One of the main issues that many users have with Facebook acquiring WhatsApp is that their messages will now belong to the social network, but is that a real concern?Both Facebook and WhatsApp have said that when it comes to how the messaging app works, it will continue to be independent of Facebook, save for some extra money in the team’s pockets.
Facebook has even promised not to insert any type of advertising into the platform, which would otherwise require some minimal information about users. This is because Zuckerberg considers that there’s no place for ads into mobile messaging apps, which is backed by the fact that there are no ads in Facebook’s own Messaging app.
If all this remains true, then fears about privacy issues should be minimal.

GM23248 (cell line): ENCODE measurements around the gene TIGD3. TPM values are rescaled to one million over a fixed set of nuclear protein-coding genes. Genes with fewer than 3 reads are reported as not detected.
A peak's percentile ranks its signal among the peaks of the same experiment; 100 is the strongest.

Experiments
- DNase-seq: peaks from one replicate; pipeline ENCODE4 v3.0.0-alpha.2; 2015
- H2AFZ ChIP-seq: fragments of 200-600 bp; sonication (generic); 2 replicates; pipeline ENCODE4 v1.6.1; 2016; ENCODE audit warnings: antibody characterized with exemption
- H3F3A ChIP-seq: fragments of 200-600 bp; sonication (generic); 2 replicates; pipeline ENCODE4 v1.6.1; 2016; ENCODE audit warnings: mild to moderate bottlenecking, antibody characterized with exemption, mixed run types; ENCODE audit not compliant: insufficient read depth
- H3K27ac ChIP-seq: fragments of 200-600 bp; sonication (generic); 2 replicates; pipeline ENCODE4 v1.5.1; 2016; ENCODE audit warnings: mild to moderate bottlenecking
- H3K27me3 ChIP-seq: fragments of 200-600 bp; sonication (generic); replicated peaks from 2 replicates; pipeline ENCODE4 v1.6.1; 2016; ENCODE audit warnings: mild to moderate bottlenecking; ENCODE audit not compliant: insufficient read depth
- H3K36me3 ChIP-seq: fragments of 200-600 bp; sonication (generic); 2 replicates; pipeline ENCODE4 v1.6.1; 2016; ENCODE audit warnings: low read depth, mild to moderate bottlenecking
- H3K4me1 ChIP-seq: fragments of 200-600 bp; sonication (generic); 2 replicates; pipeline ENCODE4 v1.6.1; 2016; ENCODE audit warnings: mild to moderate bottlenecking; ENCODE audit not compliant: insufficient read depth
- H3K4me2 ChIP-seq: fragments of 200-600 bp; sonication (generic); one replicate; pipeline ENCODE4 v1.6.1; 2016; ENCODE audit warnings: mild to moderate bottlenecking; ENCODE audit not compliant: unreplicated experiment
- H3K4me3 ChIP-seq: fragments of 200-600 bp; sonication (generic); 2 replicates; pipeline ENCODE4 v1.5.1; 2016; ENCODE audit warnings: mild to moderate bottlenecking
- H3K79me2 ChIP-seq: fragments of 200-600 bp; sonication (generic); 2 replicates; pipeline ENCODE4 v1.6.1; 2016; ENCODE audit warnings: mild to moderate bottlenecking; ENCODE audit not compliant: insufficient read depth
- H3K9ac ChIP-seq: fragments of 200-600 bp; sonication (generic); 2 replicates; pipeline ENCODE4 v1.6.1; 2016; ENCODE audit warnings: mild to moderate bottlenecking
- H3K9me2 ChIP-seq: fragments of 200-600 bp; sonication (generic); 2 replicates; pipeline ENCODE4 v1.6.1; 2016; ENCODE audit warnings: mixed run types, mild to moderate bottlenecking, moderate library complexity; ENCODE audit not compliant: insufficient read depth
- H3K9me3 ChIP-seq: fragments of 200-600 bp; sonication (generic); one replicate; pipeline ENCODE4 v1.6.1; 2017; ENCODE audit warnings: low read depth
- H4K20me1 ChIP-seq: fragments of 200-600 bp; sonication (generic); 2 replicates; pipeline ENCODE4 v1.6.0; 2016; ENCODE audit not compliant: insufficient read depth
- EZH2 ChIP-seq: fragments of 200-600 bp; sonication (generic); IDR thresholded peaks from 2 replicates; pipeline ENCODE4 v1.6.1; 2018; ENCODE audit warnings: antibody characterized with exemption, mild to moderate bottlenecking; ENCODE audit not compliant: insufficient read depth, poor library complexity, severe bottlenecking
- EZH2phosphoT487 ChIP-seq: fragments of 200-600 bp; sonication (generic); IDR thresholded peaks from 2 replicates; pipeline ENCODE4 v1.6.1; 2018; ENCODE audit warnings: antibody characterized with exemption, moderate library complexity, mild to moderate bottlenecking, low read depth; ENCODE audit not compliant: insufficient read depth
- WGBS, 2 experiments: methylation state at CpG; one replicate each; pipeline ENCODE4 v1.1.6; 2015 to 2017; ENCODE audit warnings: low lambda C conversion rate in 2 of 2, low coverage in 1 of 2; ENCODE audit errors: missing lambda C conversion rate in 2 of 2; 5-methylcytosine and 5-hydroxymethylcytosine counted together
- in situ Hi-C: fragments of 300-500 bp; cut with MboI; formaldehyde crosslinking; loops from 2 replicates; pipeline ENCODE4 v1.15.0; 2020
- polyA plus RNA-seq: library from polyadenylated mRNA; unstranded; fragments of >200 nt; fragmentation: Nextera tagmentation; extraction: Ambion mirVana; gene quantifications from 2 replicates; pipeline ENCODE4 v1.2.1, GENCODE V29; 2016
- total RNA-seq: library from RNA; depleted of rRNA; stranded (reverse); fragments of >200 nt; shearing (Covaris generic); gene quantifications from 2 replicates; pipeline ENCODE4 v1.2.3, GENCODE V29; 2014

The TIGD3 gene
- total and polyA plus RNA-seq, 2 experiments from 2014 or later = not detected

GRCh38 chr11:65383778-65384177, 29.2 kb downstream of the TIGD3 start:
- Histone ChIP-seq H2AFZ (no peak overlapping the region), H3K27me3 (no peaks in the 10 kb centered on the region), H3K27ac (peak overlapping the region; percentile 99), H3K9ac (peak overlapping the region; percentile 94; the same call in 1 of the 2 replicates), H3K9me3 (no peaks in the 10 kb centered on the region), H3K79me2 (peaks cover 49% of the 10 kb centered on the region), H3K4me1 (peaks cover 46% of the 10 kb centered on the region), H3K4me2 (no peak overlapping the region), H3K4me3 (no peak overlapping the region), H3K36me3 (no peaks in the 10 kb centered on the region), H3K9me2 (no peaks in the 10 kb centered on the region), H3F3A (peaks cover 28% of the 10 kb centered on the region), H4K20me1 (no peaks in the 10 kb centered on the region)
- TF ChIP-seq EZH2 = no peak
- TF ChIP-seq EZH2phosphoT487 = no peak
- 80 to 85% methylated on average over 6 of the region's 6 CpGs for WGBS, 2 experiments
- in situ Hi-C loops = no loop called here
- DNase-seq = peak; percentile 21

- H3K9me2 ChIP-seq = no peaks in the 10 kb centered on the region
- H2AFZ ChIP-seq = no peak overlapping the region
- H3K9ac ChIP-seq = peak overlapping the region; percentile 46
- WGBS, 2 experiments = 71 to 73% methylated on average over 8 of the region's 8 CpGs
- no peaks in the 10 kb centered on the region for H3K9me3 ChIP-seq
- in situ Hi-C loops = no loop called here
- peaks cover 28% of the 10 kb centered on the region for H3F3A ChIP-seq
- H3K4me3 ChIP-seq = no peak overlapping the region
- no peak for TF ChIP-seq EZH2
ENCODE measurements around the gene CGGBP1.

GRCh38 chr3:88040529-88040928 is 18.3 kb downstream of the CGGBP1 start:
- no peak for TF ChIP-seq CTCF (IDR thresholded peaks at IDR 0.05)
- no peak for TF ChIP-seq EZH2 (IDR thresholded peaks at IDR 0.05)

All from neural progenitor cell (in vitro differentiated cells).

A quick look into WhatsApp’s FAQ reveals that when it comes to security, the startup takes things seriously.
“WhatsAp communication between your phone and our server is fully encrypted. We do not store your chat history on our servers. Once delivered successfully to your phone, chat messages are removed from our system,” the app’s Support Team states.
So that means that not only are the messages encrypted, but they’re also not stored on the servers for any longer than a few seconds.
Of course, agencies (*cough* NSA) could still peek in and collect data as it passes, but that could happen whether WhatsApp belongs to Facebook or not. The fact that the intelligence agencies of the world also have a tendency to delve straight into the Internet fiber cables, effectively bypassing the need to ask for anyone’s permission, should also be taken into consideration, regardless of what type of Internet tool you use.
So, at least in theory, judging by the available data, users shouldn’t really have any additional privacy concerns now than they did before the acquisition.